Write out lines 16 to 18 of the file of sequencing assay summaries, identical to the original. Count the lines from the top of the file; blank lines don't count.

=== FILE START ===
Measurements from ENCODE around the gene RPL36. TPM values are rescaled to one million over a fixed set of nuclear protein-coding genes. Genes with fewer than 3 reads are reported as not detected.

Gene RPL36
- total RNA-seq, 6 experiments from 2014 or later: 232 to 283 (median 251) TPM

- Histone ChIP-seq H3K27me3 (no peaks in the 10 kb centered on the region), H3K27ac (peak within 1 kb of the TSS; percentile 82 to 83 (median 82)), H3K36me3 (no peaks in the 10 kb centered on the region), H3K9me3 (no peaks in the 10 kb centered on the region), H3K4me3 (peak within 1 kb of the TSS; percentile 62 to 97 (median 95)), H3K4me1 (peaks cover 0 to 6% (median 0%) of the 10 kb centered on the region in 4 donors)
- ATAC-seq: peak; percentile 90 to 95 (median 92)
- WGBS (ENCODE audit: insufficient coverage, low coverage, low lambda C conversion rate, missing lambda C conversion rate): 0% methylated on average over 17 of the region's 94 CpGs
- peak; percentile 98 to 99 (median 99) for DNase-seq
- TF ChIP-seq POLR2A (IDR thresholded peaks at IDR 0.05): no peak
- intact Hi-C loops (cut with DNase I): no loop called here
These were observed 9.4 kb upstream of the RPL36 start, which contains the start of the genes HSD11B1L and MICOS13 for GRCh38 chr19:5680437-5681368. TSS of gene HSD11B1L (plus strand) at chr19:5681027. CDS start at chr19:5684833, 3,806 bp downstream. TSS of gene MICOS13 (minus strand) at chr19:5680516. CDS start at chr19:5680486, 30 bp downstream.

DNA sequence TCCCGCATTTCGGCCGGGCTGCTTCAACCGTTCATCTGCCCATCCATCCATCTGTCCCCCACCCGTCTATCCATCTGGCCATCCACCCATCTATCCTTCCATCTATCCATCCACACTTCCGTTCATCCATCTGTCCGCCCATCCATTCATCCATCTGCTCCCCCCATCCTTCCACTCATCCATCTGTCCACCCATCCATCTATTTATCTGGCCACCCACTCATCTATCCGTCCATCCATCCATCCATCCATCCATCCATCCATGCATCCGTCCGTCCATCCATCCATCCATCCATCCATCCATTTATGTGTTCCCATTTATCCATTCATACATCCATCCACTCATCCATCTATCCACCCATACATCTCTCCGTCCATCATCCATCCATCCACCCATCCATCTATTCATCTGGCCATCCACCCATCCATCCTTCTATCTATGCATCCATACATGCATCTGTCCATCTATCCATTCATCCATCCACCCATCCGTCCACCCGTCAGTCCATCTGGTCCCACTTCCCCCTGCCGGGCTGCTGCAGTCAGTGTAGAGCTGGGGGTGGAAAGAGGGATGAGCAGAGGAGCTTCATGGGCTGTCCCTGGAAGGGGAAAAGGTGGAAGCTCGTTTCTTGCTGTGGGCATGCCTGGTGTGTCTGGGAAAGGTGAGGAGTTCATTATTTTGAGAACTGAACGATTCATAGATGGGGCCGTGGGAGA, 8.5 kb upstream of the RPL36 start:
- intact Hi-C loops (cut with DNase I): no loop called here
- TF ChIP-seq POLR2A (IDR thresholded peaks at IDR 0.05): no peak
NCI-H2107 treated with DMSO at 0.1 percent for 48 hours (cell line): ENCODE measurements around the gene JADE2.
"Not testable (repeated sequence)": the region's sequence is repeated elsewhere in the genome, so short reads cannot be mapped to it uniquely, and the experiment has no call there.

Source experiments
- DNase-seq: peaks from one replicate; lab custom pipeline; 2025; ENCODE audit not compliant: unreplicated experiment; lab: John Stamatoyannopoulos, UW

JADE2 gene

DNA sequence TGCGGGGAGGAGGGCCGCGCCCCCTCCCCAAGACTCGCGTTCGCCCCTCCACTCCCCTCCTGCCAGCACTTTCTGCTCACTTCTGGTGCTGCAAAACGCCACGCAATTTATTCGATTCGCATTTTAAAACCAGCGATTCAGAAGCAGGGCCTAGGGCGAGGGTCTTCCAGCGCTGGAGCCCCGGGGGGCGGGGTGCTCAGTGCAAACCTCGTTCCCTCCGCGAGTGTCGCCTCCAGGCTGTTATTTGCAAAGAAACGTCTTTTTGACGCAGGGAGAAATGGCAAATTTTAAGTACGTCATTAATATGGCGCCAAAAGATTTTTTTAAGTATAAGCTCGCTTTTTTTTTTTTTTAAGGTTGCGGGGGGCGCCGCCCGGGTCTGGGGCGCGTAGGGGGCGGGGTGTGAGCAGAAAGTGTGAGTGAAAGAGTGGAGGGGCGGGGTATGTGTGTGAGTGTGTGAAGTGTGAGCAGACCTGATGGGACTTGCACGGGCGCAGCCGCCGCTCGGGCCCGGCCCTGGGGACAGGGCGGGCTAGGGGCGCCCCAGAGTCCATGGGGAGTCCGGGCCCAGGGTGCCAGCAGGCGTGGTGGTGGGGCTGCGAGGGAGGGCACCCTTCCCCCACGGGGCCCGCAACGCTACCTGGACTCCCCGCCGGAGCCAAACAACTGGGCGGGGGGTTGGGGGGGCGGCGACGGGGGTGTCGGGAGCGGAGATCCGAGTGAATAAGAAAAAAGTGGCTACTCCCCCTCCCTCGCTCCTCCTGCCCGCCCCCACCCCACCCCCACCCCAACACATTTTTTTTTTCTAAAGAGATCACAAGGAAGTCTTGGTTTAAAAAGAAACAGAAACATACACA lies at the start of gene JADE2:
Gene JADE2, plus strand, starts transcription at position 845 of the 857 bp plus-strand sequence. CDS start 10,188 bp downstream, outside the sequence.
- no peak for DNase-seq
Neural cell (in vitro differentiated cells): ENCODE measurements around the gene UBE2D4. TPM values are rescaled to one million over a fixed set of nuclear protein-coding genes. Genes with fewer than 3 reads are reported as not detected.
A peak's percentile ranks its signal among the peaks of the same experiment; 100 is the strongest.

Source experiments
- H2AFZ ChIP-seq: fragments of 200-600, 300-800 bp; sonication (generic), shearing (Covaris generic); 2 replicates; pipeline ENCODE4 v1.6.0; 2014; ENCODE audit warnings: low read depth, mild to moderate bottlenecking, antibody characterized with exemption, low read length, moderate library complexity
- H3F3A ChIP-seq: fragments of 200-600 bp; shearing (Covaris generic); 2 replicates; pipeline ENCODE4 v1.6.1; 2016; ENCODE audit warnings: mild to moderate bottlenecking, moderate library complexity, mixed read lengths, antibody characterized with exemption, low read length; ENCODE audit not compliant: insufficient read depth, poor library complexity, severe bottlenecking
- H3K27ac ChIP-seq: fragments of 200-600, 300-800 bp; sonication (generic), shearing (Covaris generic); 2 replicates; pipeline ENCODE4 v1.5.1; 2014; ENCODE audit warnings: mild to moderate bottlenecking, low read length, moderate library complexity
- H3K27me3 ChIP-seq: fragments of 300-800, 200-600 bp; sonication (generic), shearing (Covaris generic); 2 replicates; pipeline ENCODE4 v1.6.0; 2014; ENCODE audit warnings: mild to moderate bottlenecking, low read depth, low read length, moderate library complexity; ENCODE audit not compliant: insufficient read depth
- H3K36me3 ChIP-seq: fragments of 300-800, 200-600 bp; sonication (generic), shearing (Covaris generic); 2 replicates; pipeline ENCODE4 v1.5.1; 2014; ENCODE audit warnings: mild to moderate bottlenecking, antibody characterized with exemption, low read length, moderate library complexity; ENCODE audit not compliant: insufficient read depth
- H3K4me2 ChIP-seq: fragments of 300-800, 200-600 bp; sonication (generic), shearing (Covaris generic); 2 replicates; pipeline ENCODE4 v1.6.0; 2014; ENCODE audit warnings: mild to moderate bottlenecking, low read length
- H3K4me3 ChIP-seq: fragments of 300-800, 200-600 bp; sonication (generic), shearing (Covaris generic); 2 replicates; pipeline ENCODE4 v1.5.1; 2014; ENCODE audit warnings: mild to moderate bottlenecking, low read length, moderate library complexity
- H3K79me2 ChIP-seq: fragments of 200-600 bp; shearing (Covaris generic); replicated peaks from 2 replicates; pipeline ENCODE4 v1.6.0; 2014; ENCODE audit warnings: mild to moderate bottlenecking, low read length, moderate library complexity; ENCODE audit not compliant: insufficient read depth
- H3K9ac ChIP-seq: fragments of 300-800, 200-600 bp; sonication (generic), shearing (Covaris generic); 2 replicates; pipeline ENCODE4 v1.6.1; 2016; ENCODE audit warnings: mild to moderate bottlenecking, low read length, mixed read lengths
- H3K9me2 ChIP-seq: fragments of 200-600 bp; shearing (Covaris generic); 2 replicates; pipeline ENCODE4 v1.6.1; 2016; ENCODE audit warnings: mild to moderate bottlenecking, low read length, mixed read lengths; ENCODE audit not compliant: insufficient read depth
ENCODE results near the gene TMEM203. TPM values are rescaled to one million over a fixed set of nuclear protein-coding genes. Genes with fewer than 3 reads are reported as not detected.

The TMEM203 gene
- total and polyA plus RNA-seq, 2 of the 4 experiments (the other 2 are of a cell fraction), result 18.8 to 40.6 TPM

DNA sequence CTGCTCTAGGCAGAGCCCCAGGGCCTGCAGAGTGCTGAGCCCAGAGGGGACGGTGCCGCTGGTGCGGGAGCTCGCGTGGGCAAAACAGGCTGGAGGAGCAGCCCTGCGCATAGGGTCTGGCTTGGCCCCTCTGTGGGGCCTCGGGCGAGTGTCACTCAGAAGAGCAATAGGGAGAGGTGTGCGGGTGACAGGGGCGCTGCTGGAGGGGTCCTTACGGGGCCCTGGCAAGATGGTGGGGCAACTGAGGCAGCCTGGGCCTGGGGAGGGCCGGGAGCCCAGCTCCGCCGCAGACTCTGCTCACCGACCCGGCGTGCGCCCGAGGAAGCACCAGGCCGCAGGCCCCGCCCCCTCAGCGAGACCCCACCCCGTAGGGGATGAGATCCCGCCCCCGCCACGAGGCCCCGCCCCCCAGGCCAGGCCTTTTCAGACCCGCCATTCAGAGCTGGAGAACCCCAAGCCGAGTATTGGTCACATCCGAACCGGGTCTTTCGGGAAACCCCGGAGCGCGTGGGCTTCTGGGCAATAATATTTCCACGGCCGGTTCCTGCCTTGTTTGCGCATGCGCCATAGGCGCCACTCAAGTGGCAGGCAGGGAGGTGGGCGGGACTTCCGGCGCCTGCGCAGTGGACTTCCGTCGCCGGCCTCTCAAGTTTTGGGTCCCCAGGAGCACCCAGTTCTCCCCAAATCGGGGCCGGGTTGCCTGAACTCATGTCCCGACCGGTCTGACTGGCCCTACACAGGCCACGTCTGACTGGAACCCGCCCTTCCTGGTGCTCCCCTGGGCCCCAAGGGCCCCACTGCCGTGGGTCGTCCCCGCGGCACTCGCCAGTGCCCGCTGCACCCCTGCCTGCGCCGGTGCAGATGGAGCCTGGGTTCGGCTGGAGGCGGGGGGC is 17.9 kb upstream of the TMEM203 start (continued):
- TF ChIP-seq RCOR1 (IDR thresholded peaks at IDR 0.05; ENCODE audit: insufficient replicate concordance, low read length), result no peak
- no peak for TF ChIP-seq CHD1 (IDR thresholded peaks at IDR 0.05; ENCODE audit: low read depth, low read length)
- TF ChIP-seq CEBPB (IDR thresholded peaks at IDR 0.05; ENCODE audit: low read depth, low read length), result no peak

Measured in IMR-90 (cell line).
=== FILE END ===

Source experiments
- DNase-seq: peaks from one replicate; lab custom pipeline; 2025; ENCODE audit not compliant: unreplicated experiment; lab: John Stamatoyannopoulos, UW

JADE2 gene